dmCan anyone really believe that Depeche Mode has now been around for 32 years?  As an artist moves into the twilight of their career – what do they do to remain relevant?  What do they do to move the dialogue further?

DM have managed to do that by simply putting out good music and maintaining a vibrant live show with a fascinating catalog of hits to mine through.  They have continually built off previous successes with great songwriting and aural architecture.

I recently sat down with the latter half of their discography – basically going from Songs of Faith and Devotion (1993) and running forward through all the albums (except 2001’s un-listenable Exciter).  The band have alluded to Songs as a reference point for this album and I can definitely see a correlation.  What I can also see is that this is the band’s best output since that album.

The Mode have always walked a fine line between guitar and synth-pop.  On Delta Machine that line is walked with excellent – not mixed – results.  This album is also quite warm sounding.  They’ve taken what has generally been considered a rather cold medium and translated it with some deft songwriting and that golden, chameleon-like voice of Gahan’s.

‘Welcome to My World,’ opens with the appropriate amount of fuzz and treble while Gahan coos ‘if you stay awhile/I’ll penetrate into your soul…and ride your broken wings…’ knowing full well that the ‘devil has packed up and left this town…’  Yes, we’ve returned to the land of ‘Personal Jesus,’ and can once again question ‘The Policy of Truth.’

Maintaining a fevered pitch is key to a successful album and the band does so in spades by following with the gospel-blues banger that follows.  ‘Angel,’ finds Gahan in even grittier form as he growls ‘confused and contented/I slithered around/reveal is beyond me/I was lost/I was found…’ Gore shoot off blasts of feedback amidst a sparse drum track before opening up in a glorious chorus that is awash in noise before another breakdown brings back some of their best early 80’s beats.  The swagger continues with more blasts of synthetic beats.  ‘Like a preacher on Sunday/my heart was to weak…I found the peace I’ve been searching for…oh let me sleep, forever more…’

This gives way to the albums first single – a song decidedly focused on a strong Gahan vocal.  Again a sparse beat holds the track on course while Gore adds layers, backing vocals and a 50’s style guitar part that really adds depth before the track closes out awashed in a recycled feedback loop.  Definitely some fun stuff for the ears.

‘Secret to the End,’ tackles some of the deeper tones previously visited on tracks like ‘Miles Away/The Truth Is’ from  Sounds of the Universe  or ‘Lillian’ on Playing the Angel.  My favorite line of the track,  ‘the final chapter in the contract expires soon/we’ve come to the end,’ is a brilliant turn of phrase and would be expected to turn up in a Depeche Mode tune.

‘My Little Universe,’ is another track that surrounds itself around the vocal.  While most of Delta Machine focuses on bridging the gap between austere and robust, I find this track wanting.  It’s a track destined for remixes but as a studio track on the album, never really finds its place.

‘Slow’ is a smoldering, passionate piece that gets about as far into the Delta as possible.  I mean, we’re talking right up beside the Mississippi on this one.  ‘I don’t need a race in my bed/when speed’s in my heart/and speed’s in my head/instead…’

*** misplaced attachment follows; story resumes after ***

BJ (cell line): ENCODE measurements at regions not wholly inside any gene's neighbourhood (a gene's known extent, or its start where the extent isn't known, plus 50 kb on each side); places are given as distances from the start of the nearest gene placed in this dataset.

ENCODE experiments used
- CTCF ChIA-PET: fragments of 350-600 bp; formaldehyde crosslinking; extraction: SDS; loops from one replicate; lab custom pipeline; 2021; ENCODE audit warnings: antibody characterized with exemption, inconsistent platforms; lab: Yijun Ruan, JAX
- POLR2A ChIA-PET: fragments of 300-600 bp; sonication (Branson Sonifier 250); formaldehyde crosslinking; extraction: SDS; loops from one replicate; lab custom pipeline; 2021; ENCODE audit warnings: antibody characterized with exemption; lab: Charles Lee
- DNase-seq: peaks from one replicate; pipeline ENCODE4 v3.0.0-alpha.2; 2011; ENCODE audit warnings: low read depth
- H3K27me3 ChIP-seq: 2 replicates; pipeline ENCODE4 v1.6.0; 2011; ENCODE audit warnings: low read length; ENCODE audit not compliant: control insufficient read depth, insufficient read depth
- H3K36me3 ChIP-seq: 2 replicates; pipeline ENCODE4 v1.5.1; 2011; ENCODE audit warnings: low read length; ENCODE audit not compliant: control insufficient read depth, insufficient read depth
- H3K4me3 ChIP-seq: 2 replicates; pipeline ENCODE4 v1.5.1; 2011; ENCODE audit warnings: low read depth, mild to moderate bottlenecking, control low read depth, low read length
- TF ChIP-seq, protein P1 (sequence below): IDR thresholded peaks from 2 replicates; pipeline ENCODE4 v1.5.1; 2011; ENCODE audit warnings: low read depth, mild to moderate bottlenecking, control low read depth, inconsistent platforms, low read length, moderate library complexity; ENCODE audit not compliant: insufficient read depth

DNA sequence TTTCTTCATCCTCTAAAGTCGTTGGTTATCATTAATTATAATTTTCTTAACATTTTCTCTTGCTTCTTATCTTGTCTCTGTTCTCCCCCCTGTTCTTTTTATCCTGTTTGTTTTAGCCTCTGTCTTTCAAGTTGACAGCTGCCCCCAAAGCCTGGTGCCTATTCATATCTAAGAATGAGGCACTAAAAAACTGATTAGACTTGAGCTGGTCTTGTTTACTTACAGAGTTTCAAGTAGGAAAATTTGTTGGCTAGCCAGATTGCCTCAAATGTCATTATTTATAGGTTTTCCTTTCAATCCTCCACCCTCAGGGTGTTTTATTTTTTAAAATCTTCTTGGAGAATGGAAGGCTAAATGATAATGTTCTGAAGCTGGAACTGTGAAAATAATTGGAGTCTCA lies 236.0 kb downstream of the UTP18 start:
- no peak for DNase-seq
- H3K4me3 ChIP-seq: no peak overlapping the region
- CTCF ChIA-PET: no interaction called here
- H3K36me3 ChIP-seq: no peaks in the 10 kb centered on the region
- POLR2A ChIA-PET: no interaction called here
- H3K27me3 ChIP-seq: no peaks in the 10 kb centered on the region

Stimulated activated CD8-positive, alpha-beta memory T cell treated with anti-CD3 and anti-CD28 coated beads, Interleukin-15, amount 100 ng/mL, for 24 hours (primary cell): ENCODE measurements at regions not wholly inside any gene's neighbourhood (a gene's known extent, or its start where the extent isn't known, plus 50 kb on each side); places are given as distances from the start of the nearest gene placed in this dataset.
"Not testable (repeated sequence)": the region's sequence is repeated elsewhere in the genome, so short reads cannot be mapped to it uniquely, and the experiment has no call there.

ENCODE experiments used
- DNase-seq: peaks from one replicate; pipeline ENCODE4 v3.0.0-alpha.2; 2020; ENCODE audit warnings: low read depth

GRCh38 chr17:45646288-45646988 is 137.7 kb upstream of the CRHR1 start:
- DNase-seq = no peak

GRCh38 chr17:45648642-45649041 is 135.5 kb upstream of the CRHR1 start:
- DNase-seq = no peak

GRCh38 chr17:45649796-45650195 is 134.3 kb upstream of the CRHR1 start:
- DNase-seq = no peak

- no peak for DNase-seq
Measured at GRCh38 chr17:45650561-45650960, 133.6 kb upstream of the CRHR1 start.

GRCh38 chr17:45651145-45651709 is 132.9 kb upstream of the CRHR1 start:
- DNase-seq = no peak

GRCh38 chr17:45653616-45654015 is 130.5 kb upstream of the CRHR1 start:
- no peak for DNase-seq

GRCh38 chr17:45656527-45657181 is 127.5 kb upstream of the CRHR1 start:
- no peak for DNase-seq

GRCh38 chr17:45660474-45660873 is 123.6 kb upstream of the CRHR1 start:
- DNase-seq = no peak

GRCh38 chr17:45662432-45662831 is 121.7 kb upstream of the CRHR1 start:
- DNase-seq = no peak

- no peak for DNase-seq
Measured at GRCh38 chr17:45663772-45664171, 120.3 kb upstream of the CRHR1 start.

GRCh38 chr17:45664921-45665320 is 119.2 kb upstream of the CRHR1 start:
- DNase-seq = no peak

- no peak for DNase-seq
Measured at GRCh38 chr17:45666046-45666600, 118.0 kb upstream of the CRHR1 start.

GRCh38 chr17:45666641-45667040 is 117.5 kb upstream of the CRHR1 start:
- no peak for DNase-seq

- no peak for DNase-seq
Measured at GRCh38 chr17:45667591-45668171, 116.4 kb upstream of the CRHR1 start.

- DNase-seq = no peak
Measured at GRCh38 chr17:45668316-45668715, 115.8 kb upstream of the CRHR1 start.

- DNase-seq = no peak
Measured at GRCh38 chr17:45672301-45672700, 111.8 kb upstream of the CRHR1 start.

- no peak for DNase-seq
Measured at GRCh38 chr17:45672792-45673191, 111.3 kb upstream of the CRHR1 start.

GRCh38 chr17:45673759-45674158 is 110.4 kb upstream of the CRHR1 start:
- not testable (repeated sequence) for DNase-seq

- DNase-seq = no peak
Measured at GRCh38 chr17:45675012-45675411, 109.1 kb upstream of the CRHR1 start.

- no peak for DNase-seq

‘Slow’ is followed by one of the two big Depeche Mode ballads in ‘Broken.’  It’s almost a paint-by-the-numbers DM song.  ‘There’s a place where I go/you can’t hear a sound/only you can reach me/only you’re allowed…’ It’s almost shocking these exact lyrics haven’t ended up in a previous tune by these guys.  This is the weaker of the two as it never fully reaches ‘arena-sounding,’ potential.

‘The Child Inside,’ is another Martin Gore-taking-lead vocals tune.  ‘One Caress’ is probably the only Gore-led ‘latter-half-of-the-career,’ vocal I can stomach – and even that one…the mood has to be right.

‘Soft Touch/Raw Nerve,’ is as close to base instinct as the band has ever been.  It reminds me of ‘Something to Do’ off of 1984’s Some Great Reward.  Its very nature is punk in its essence – a very simple vocal and simple beat.  Gore makes it soar with a guitar riff and Fletcher backs it up with his own flourishes.

Gahan and Gore share vocals on ‘Should Be Higher’ another driving track.  ‘Oh stop/all your crying/this one you’ll lose….don’t be afraid/you just have to pray.’  Classic Mode synth-pop at its finest, foreboding hour.

The second ballad, ‘Alone’ reminds me of William Orbit’s production on Madonna’s Ray of Light album.  I’m leaning toward the sound of the ‘Frozen,’ single.  It’s kept in check by Gore, Fletcher and Ben Hillier’s production, but it definitely feels familiar.  This track will play well along with other arena favorites like ‘Home’ and ‘Precious.’

‘Soothe My Soul,’ is the second single from the album and wouldn’t have been out of place on the soundtrack for what’s quickly become a cult classic film in 2011’s Drive.  It’s a night driving track at it’s core and oozes black-and-white scenery as evoked in the video for it (below).

The album closes with a track that Gore describes as a Beatles-esque track from the band.  It’s entitled ‘Goodbye’ and there’s an ‘I Feel You,’ like guitar-line that powers the cut.  It’s a fitting closer with another strong vocal performance from Gahan.  While there is an airy feedback and looseness to the utterance of the word ‘Goodbye,’ – it envelops the tone of the entire album.   Which again – is  synth-pop successfully mining the blues.  The band’s continued success at picking the meat off the bones of love is better than any crow I know…

Grade: A-



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